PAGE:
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Outlook Web App vies to become Microsoft Outlook replacement

Although Outlook is the foremost application for business email, Outlook Web App is becoming a viable replacement. Should you make the switch?

Microsoft Outlook remains one of the main applications used by information workers -- in all organizations. Outlook Web App was created as a means to check email remotely, but is it a worthwhile Microsoft Outlook replacement?

Microsoft started adding features from Outlook to the Web-based client Exchange Web Connect to create Outlook Web Access. With the release of Exchange 2013 and Office 365, Microsoft invested lot of time to make the client more appealing for end users and the name changed to Outlook Web App (OWA).

Most organizations would prefer that users choose OWA: it saves the IT team from deploying, maintaining, patching and troubleshooting issues with various Outlook clients, and avoids compatibility issues with various upgrades to the back-end Exchange platform.

New Outlook Web App features

Even though OWA doesn't provide all the same features as Outlook, the foremost reason users -- especially those on the road -- don't choose Outlook Web App as a Microsoft Outlook replacement is because it needs an Internet connection. Outlook is much more productive with access to existing email and users can still reply to email without Internet access. This made a huge difference -- users can continue working on the road with Outlook, but not Outlook Web App.

To an extent, Microsoft has fixed that issue in OWA 2013 with its offline access in Exchange 2013. Offline access is similar to the Outlook cached mode and lets users work offline while having access to email, calendars and contacts without an Internet connection. The auto complete cache fills in the email address of contacts with whom the user has been in touch.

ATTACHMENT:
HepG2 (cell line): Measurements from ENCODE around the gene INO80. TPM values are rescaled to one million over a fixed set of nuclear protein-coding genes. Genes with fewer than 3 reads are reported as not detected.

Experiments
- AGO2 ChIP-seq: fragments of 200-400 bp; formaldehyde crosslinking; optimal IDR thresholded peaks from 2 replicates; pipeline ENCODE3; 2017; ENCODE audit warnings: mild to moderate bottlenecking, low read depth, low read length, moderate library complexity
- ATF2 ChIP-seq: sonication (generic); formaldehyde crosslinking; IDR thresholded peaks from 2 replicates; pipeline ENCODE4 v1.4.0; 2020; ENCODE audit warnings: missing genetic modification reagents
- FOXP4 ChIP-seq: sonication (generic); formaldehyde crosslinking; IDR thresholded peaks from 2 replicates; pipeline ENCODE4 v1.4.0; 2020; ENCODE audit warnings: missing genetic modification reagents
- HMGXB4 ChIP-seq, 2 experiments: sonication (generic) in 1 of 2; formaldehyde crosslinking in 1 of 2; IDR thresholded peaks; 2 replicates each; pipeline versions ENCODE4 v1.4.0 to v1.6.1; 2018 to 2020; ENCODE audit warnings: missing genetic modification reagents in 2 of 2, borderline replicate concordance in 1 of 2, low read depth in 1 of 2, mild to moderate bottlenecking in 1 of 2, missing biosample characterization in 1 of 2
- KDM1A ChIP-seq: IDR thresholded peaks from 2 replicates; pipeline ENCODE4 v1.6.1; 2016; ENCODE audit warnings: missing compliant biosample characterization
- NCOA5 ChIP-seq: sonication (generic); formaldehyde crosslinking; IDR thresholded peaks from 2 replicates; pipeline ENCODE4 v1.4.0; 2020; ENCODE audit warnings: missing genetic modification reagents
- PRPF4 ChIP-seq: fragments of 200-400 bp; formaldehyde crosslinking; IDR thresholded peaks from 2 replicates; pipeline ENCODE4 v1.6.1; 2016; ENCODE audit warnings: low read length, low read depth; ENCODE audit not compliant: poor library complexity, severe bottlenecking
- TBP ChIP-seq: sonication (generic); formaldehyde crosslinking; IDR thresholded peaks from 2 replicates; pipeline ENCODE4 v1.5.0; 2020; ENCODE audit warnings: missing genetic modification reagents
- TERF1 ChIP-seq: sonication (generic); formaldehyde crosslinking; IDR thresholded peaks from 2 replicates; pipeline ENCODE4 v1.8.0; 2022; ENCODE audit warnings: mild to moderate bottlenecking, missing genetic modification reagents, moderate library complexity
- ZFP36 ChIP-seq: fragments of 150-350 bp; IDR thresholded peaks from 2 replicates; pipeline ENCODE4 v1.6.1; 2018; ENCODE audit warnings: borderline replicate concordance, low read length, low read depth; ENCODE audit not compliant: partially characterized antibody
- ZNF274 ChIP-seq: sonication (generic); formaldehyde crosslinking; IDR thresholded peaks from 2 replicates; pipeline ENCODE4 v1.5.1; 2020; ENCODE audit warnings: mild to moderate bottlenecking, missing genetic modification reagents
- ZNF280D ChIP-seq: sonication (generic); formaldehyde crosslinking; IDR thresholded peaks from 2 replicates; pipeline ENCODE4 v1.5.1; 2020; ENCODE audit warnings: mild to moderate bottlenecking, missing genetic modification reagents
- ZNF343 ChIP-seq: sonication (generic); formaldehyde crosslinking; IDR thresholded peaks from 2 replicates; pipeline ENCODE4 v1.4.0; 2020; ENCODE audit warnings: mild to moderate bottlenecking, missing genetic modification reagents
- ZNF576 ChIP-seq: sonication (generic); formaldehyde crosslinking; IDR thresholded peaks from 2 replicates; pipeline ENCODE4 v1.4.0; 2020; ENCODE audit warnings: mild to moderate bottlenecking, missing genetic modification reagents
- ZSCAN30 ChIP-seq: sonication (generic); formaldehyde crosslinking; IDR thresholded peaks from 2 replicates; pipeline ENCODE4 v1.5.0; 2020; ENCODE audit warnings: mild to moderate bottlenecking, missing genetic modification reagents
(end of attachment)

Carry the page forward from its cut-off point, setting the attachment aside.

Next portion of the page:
While offline mode is enabled by default in OWA, users have to enable it manually on a device by going into the OWA options. It will work on the latest versions of Internet Explorer, Safari and Chrome.

There are a few limitations as to what is available in offline mode, which may make some users decline to see OWA as a true Microsoft Office replacement. Only a subset of email is available; attachments are unavailable. There are no archived folders and there are a limited set of upcoming calendar reminders.

With the cleaner interface in OWA 2013 comes a feature called "inline compose" which allows the user to reply to an email message without opening a new window in the browser.

OWA also detects if you forget to attach a file or document to an email message, by searching through the text for indicators that an attachment should be included. Google has had this feature for a while and Microsoft has finally caught up. This feature is now included in OWA 2013 as well as the consumer email service Outlook.com.

Keeping it on par with Outlook, OWA now allows users to view multiple calendars. Each calendar has its own color for ease of use.

Mac users can get premium features with OWA and in Exchange 2013. The interface now has a much cleaner, clutter free experience.

OWA was optimized to work well with mobile devices and tablets as well.

OWA device optimization

As users have access to various devices to check email, OWA has been optimized for each device form factor with desktop, touch-wide and touch-narrow modes.

When users access OWA from a desktop or laptop, OWA renders an interface optimized for keyboard and mouse input known as desktop mode. With a tablet, a user interface is rendered for optimizing touch input (touch-wide mode). While using a mobile phone, a narrower interface is rendered for touch (touch-narrow mode).

As the current technology world is all about mobile apps, Microsoft released OWA apps for mobile devices running all major OSes. Since not all information workers use Windows phones and tablets, Microsoft implemented OWA apps in competitor's platforms, which makes using OWA easier on iPhones, iPads and Android systems.

So, is OWA a viable Microsoft Outlook replacement? With the release of OWA 2013 and 2016, organizations should look into the possibility of using OWA as the default email client. While Outlook is bundled into the Office subscription, there is no immediate cost savings to replacing Outlook with OWA, but it might pay off by cutting out help desk requests from Outlook users.

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